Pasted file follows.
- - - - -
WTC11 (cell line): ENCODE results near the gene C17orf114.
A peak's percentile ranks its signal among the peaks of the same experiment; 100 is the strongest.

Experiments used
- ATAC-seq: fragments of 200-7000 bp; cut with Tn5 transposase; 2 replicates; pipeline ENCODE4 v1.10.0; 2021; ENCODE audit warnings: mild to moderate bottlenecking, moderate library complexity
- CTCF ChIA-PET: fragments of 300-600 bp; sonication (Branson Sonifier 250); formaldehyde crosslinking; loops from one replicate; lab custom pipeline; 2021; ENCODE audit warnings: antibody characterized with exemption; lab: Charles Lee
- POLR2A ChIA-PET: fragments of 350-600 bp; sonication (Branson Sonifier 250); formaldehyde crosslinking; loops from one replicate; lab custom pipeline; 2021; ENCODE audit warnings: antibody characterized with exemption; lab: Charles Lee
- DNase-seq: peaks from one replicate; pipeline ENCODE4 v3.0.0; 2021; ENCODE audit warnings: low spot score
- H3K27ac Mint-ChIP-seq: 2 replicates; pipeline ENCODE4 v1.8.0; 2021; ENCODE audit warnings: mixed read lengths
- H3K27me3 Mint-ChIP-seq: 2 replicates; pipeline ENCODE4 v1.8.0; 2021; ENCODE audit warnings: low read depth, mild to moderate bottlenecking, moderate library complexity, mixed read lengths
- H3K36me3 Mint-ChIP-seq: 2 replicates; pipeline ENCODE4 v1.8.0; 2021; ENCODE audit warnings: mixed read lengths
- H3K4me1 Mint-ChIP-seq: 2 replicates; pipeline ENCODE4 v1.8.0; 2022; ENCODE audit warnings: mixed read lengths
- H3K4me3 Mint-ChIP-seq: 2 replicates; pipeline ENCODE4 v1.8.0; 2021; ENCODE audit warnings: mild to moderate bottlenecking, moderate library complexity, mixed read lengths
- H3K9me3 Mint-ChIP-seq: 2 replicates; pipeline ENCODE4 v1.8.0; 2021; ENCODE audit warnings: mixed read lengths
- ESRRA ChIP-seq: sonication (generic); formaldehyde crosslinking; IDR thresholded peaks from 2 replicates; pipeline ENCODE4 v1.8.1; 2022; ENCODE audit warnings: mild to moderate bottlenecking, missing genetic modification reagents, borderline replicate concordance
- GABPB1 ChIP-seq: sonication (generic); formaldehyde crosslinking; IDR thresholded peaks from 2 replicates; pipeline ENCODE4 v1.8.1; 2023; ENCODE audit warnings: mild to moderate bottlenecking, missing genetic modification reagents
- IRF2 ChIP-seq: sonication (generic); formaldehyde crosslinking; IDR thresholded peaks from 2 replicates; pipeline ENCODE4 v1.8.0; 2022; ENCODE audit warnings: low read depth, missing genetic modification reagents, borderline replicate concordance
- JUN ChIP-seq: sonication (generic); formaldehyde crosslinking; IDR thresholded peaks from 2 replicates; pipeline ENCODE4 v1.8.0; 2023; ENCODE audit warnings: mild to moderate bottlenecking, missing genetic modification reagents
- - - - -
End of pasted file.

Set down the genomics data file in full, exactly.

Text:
WTC11 (cell line): ENCODE results near the gene C17orf114.
A peak's percentile ranks its signal among the peaks of the same experiment; 100 is the strongest.

Experiments used
- ATAC-seq: fragments of 200-7000 bp; cut with Tn5 transposase; 2 replicates; pipeline ENCODE4 v1.10.0; 2021; ENCODE audit warnings: mild to moderate bottlenecking, moderate library complexity
- CTCF ChIA-PET: fragments of 300-600 bp; sonication (Branson Sonifier 250); formaldehyde crosslinking; loops from one replicate; lab custom pipeline; 2021; ENCODE audit warnings: antibody characterized with exemption; lab: Charles Lee
- POLR2A ChIA-PET: fragments of 350-600 bp; sonication (Branson Sonifier 250); formaldehyde crosslinking; loops from one replicate; lab custom pipeline; 2021; ENCODE audit warnings: antibody characterized with exemption; lab: Charles Lee
- DNase-seq: peaks from one replicate; pipeline ENCODE4 v3.0.0; 2021; ENCODE audit warnings: low spot score
- H3K27ac Mint-ChIP-seq: 2 replicates; pipeline ENCODE4 v1.8.0; 2021; ENCODE audit warnings: mixed read lengths
- H3K27me3 Mint-ChIP-seq: 2 replicates; pipeline ENCODE4 v1.8.0; 2021; ENCODE audit warnings: low read depth, mild to moderate bottlenecking, moderate library complexity, mixed read lengths
- H3K36me3 Mint-ChIP-seq: 2 replicates; pipeline ENCODE4 v1.8.0; 2021; ENCODE audit warnings: mixed read lengths
- H3K4me1 Mint-ChIP-seq: 2 replicates; pipeline ENCODE4 v1.8.0; 2022; ENCODE audit warnings: mixed read lengths
- H3K4me3 Mint-ChIP-seq: 2 replicates; pipeline ENCODE4 v1.8.0; 2021; ENCODE audit warnings: mild to moderate bottlenecking, moderate library complexity, mixed read lengths
- H3K9me3 Mint-ChIP-seq: 2 replicates; pipeline ENCODE4 v1.8.0; 2021; ENCODE audit warnings: mixed read lengths
- ESRRA ChIP-seq: sonication (generic); formaldehyde crosslinking; IDR thresholded peaks from 2 replicates; pipeline ENCODE4 v1.8.1; 2022; ENCODE audit warnings: mild to moderate bottlenecking, missing genetic modification reagents, borderline replicate concordance
- GABPB1 ChIP-seq: sonication (generic); formaldehyde crosslinking; IDR thresholded peaks from 2 replicates; pipeline ENCODE4 v1.8.1; 2023; ENCODE audit warnings: mild to moderate bottlenecking, missing genetic modification reagents
- IRF2 ChIP-seq: sonication (generic); formaldehyde crosslinking; IDR thresholded peaks from 2 replicates; pipeline ENCODE4 v1.8.0; 2022; ENCODE audit warnings: low read depth, missing genetic modification reagents, borderline replicate concordance
- JUN ChIP-seq: sonication (generic); formaldehyde crosslinking; IDR thresholded peaks from 2 replicates; pipeline ENCODE4 v1.8.0; 2023; ENCODE audit warnings: mild to moderate bottlenecking, missing genetic modification reagents